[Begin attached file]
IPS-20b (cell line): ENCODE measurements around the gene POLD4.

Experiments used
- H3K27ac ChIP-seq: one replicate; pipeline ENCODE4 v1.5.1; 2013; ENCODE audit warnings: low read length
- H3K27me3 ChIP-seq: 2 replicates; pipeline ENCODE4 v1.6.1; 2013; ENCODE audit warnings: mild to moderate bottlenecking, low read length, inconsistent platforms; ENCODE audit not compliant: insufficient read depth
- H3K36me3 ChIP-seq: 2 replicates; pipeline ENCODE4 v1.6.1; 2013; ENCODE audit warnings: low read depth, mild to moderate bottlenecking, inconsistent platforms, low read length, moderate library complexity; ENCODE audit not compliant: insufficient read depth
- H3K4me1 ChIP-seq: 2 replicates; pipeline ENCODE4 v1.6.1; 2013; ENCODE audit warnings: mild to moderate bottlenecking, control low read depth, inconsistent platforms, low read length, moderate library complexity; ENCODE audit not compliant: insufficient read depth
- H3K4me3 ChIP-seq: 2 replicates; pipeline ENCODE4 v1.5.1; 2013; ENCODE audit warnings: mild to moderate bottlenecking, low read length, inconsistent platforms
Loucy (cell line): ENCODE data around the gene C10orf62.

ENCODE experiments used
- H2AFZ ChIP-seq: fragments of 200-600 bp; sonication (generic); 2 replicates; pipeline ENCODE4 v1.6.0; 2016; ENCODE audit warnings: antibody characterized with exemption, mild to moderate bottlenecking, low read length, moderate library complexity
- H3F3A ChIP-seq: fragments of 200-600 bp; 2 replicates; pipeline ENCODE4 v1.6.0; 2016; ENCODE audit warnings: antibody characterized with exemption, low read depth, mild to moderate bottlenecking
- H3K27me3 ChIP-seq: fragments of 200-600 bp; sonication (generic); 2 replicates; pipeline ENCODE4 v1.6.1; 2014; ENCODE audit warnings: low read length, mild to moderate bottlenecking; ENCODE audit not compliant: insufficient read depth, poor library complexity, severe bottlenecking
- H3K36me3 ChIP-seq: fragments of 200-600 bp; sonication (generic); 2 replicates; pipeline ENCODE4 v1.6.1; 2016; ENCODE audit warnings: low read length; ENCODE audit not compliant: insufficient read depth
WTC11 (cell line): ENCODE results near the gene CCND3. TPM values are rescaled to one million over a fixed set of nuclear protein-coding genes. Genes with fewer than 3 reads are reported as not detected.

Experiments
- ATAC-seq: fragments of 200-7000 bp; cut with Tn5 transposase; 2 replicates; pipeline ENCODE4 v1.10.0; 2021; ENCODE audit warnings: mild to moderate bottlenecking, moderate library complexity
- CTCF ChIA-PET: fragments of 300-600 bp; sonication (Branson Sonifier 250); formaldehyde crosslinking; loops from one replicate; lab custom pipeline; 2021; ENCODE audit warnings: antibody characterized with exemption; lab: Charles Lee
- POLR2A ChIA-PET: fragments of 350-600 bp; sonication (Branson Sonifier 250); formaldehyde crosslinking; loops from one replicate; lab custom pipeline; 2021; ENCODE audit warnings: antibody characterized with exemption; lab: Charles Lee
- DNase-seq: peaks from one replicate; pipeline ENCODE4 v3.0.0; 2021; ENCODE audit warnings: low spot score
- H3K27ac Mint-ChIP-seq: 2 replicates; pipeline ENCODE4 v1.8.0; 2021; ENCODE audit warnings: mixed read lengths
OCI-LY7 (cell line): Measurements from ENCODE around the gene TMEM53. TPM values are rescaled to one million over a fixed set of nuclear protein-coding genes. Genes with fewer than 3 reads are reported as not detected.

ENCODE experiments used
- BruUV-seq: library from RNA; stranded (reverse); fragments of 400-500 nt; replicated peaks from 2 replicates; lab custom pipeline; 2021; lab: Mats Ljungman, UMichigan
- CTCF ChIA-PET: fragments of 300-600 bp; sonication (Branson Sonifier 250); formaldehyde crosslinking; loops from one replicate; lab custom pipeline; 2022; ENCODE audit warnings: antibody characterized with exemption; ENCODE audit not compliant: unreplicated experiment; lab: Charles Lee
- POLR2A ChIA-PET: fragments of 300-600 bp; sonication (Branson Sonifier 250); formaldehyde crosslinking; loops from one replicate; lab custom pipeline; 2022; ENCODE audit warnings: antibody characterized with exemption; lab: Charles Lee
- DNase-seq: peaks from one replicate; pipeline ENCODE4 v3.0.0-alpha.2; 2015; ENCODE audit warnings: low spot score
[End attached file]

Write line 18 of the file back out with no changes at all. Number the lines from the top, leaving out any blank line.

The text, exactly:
- POLR2A ChIA-PET: fragments of 350-600 bp; sonication (Branson Sonifier 250); formaldehyde crosslinking; loops from one replicate; lab custom pipeline; 2021; ENCODE audit warnings: antibody characterized with exemption; lab: Charles Lee